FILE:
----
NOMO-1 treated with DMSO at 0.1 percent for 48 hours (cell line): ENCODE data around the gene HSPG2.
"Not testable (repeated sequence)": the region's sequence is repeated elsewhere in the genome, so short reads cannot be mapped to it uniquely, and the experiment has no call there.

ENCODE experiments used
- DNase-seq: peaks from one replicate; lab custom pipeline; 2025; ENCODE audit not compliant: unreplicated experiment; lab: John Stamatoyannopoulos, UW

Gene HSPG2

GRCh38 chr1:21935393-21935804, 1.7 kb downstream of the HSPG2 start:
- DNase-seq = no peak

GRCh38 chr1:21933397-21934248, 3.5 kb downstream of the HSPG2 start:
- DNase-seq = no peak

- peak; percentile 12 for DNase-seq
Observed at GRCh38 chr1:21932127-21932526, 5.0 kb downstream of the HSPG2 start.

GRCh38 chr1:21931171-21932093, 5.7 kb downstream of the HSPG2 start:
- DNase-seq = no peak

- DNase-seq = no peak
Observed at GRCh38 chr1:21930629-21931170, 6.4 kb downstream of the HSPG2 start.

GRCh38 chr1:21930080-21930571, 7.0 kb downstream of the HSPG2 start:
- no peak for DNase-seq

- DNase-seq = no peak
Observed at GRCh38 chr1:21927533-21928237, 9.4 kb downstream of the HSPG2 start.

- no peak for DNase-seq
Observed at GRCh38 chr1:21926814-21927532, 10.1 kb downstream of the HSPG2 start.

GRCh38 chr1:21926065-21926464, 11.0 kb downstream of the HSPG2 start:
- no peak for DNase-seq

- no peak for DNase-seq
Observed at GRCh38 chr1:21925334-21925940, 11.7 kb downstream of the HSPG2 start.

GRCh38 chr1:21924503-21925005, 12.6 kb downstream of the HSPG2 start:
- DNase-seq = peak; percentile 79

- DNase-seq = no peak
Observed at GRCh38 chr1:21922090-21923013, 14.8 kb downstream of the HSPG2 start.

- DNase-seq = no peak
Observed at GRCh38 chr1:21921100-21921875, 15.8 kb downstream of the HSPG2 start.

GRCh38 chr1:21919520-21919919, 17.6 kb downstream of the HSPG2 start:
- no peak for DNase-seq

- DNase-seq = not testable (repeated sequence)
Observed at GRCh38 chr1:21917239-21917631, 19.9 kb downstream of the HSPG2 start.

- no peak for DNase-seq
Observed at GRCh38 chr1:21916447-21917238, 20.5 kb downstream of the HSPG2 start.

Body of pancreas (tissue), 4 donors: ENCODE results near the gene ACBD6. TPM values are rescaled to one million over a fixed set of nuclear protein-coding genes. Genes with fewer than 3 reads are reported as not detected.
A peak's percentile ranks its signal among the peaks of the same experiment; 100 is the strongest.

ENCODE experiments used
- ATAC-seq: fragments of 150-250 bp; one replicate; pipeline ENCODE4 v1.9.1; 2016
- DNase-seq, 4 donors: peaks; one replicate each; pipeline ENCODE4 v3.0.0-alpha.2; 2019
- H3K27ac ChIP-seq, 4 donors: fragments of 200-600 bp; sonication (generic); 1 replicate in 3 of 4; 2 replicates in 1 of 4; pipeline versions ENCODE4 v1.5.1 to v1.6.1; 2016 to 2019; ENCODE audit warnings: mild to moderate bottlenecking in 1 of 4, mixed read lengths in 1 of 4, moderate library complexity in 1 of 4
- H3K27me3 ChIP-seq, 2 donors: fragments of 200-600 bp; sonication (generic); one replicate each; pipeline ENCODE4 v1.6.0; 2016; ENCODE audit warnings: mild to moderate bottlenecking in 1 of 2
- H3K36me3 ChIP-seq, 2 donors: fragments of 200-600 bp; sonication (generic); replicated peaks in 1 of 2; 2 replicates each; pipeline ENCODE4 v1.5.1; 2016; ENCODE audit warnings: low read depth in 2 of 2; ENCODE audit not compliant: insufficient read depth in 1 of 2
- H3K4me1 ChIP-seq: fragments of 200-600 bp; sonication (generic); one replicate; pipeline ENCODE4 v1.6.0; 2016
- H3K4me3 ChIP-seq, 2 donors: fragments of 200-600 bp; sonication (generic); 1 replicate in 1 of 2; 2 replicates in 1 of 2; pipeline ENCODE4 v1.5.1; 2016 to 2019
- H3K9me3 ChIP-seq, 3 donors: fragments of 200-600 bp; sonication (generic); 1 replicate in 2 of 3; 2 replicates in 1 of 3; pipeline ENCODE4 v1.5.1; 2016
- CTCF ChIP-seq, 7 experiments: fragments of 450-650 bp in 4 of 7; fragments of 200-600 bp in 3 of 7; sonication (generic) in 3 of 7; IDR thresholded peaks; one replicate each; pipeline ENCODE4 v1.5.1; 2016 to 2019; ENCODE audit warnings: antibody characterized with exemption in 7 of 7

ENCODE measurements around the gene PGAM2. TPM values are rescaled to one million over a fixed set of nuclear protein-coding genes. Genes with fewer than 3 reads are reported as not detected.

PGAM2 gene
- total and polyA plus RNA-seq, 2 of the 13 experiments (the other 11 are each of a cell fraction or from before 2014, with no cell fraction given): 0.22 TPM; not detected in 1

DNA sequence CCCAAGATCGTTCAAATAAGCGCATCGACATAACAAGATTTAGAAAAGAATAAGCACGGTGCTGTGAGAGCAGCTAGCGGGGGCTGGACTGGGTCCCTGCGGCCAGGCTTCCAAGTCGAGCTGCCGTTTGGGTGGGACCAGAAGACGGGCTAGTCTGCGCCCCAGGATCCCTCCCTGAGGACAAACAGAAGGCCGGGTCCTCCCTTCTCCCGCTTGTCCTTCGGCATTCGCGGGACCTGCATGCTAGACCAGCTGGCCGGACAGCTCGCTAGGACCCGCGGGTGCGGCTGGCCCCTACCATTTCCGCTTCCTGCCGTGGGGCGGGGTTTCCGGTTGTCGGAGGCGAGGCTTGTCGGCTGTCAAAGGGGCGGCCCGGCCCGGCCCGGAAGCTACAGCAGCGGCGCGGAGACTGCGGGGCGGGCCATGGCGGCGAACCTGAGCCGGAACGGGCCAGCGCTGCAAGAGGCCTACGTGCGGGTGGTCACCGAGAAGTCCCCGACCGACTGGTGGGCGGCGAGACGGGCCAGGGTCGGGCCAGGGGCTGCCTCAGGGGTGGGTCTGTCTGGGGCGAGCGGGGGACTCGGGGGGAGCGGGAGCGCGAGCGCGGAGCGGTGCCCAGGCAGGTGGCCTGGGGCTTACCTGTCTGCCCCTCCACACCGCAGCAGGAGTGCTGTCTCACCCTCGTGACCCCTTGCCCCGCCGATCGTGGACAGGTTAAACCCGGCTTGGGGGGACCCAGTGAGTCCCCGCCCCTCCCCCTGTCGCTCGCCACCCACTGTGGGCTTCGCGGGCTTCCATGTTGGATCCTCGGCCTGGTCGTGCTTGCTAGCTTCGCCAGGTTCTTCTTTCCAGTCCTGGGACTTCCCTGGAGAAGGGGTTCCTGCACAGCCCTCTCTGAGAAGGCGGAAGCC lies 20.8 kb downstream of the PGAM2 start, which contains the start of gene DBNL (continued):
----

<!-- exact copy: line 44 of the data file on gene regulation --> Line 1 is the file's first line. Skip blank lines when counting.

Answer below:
- H3K27me3 ChIP-seq, 2 donors: fragments of 200-600 bp; sonication (generic); one replicate each; pipeline ENCODE4 v1.6.0; 2016; ENCODE audit warnings: mild to moderate bottlenecking in 1 of 2